Re: The Future of Cohousing
From: David L. Mandel (
Date: Sun, 6 Feb 2011 11:54:18 -0800 (PST)
Hi Zev. Good to hear from you, and I'll add another old-timer's voice on the 
subject in the form of some observations on my personal evolution, alongside 
the developments you mention, since I began working on creating our cohousing 
community back in 1988.
We felt proud to be an early (first?) model of condo ownership cohousing that 
was able to include a few truly low-income people by harnessing public funds to 
provide silent second loans. I touted that a lot at early cohousing 
Even then it added tremendous hassle and delay -- we moved in only five years 
later -- to stick with our determination to be mixed income. And it was 
possible thanks to some special factors: depressed housing market at the time 
that put prices within reach for this scheme; our location in a neighborhood 
"targeted" for redevelopment; and intensive relationship building with Housing 
Authority folks.At best, we realized, affordability of designated low-income 
units would last only 30 years. In fact it was much less for most of them, due 
to the HA's lack of interest in enforcing the resale restrictions, and because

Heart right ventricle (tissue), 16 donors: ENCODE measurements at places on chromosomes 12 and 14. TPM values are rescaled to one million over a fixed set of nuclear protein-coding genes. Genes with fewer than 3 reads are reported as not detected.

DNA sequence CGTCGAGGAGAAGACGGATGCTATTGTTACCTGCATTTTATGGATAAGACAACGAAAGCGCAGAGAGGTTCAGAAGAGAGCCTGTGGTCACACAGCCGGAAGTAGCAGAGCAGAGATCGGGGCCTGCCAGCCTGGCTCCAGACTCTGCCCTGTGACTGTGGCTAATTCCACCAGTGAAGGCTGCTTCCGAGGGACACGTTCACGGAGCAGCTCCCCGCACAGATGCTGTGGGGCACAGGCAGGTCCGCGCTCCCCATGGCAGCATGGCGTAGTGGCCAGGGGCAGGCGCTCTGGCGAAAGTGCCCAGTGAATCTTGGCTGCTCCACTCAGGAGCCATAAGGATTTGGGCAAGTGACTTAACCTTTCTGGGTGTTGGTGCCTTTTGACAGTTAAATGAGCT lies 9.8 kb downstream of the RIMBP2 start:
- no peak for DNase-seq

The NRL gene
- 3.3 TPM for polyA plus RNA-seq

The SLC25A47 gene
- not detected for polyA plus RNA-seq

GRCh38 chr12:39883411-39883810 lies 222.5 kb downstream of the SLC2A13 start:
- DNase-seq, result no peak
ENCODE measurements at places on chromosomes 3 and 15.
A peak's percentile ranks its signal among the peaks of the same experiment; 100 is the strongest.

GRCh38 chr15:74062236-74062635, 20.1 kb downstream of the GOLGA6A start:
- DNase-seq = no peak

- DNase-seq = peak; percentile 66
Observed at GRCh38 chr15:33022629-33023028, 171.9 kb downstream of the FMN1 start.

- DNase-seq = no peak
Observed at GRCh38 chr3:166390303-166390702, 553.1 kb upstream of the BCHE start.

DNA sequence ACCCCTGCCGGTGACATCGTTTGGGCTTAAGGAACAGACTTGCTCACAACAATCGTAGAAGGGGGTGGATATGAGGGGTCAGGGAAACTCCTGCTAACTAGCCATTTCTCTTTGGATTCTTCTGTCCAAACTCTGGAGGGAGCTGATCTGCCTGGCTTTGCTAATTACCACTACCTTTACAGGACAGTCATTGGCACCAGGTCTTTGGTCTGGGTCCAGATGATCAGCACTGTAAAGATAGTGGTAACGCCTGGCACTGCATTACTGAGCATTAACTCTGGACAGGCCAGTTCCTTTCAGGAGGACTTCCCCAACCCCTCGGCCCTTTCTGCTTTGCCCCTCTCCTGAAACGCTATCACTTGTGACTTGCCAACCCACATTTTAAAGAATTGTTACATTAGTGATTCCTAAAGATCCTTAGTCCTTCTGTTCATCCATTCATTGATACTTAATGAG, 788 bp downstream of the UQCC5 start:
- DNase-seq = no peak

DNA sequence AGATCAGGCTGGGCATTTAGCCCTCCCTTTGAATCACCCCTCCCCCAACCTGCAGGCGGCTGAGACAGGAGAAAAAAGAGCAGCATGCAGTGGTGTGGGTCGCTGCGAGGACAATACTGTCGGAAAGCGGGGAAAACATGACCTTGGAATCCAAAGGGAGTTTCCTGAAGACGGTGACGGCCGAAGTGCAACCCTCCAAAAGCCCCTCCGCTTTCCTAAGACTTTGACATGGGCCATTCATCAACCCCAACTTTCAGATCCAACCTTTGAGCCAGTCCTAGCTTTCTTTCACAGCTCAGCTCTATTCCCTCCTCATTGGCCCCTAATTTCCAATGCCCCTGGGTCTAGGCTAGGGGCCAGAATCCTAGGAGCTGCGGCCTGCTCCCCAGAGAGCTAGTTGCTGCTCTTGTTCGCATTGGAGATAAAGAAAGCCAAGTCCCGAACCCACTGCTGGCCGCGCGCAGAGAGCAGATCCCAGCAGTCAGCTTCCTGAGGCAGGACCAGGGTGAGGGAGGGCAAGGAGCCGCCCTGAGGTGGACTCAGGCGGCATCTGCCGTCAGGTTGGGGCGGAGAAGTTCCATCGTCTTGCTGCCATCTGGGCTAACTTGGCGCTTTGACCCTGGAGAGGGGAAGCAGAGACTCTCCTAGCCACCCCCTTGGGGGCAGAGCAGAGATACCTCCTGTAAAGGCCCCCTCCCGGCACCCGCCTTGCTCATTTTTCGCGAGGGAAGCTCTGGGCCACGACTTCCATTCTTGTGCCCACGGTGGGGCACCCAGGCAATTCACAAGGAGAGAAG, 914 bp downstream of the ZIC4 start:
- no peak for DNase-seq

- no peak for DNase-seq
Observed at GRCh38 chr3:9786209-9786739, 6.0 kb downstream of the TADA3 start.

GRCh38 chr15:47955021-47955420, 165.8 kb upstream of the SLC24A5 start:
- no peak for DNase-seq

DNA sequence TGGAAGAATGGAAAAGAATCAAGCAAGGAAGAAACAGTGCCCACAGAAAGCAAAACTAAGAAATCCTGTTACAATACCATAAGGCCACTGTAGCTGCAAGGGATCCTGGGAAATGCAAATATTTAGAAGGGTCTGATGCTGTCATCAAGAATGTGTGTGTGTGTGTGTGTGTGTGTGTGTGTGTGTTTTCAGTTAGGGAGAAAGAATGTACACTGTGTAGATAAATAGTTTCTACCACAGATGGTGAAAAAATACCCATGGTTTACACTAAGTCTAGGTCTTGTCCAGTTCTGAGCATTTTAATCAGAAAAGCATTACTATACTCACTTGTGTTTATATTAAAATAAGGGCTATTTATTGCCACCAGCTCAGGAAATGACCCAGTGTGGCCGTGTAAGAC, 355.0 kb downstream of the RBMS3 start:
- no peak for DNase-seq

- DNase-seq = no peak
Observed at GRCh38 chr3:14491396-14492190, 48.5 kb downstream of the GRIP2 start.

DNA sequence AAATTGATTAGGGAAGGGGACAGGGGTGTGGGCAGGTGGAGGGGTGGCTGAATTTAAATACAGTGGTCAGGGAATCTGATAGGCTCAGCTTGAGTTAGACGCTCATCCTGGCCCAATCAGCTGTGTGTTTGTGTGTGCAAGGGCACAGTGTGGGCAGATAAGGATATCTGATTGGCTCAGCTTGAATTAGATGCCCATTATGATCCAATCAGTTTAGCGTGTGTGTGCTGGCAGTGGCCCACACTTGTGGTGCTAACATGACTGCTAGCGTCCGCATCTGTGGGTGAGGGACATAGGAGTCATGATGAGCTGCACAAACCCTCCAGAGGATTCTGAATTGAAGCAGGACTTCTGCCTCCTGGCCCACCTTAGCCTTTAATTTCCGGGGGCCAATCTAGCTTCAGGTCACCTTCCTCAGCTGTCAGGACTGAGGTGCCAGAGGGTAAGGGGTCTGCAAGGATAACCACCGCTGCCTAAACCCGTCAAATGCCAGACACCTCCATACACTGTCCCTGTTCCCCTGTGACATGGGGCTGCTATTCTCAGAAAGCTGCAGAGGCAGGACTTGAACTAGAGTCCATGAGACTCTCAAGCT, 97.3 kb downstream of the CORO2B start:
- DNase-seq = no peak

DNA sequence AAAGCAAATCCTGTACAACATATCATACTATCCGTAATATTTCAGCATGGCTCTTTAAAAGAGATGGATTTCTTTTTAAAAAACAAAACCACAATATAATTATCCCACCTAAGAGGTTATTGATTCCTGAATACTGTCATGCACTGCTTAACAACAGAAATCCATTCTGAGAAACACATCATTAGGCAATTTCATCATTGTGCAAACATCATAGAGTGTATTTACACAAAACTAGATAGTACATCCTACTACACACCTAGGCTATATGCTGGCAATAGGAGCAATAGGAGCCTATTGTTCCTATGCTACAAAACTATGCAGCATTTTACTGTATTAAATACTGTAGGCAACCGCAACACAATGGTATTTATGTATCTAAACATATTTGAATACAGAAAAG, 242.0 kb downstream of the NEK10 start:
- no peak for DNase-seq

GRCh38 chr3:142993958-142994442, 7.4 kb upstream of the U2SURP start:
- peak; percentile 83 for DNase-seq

"low income" was determined only at the time of purchase. While I'm happy for 
them as individuals, the fact that the units can continue to be occupied for a 
long time by people who are no longer low income sort of defeats the purpose.I 
was able to purchase at market rate back then because I hung onto a job I 
disliked longer than I wanted to. 
Very soon after move-in I halved my income and went to work for legal aid, 
developing a program that made work feel a lot more meaningful for quite a 
while.Sixteen-plus years later, that work feels more and more oppressive, as 
funding has dried up, work stresses affect relationships in the program, and 
most of all -- we rescue a few lucky victims of predatory lending from drowning 
by foreclosure while thousands of bodies float by in the raging torrent.Deep 
breath. ... I knew it back in 1988, but now it's clearer than ever that 
something is very wrong with a society that turns housing into a commodity and 
instills the notion that it more an investment than it is fulfillment of a 
human right. The paltry public funding that exists to house a few of the 
poorest of the poor or rescue a few "deserving" victims of loan fraud does more 
to foster divisions and jealousies and debates over who is truly "deserving" 
than it does to actually improve the situation, and
 it's probably about to get worse as Dems. and Repubs. compete to outdo each 
other in worshiping a mythical "free market."I agree with what I think Zev is 
saying, that generic and flexibly applied cohousing ideas can improve the 
quality of any housing development. And I'm impressed that a number of other 
coho projects have found creative ways, better than ours, to incorporate some 
affordability. But even with current low real estate prices, secure ownership 
in our commodity real estate market remains available to a privileged minority,